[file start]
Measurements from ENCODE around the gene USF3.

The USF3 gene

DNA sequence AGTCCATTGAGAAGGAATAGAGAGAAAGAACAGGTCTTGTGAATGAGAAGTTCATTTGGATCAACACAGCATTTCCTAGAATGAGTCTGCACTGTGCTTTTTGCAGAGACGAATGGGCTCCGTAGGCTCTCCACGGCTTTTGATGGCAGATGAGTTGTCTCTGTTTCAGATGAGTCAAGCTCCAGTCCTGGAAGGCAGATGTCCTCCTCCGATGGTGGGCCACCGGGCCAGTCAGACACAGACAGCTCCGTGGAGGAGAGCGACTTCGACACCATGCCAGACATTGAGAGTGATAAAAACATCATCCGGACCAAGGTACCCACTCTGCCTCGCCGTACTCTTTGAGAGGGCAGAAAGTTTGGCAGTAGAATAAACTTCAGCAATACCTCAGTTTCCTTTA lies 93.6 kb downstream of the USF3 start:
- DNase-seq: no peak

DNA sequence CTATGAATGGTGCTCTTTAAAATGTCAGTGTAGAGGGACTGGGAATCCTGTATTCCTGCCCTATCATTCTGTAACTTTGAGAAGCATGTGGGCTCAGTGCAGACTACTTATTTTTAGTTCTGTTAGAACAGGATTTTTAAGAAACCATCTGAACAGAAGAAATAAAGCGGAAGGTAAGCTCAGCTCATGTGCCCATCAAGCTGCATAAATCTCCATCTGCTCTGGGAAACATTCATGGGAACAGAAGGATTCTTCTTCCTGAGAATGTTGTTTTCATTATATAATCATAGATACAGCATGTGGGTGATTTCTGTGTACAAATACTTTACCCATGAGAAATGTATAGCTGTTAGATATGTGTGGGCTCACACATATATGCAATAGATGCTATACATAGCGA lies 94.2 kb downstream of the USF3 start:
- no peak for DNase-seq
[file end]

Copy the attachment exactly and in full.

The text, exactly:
Measurements from ENCODE around the gene USF3.

The USF3 gene

DNA sequence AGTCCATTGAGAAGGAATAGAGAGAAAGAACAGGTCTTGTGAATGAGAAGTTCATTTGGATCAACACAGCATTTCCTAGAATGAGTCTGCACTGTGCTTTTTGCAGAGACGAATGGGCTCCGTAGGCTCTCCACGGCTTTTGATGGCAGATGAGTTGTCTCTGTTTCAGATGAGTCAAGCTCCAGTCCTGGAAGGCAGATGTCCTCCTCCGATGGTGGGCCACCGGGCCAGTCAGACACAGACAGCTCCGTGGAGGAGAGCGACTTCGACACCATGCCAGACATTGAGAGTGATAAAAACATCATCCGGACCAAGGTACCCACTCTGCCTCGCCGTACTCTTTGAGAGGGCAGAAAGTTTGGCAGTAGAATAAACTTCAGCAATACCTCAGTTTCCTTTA lies 93.6 kb downstream of the USF3 start:
- DNase-seq: no peak

DNA sequence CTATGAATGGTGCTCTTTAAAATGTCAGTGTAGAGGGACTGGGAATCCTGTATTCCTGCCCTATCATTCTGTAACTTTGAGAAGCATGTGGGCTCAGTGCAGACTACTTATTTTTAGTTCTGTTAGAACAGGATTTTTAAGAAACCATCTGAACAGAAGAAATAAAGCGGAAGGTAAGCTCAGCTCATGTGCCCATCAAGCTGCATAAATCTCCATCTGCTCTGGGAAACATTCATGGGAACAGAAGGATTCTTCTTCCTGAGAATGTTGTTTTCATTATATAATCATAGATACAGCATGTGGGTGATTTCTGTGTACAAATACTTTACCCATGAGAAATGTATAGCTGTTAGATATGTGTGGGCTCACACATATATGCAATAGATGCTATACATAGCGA lies 94.2 kb downstream of the USF3 start:
- no peak for DNase-seq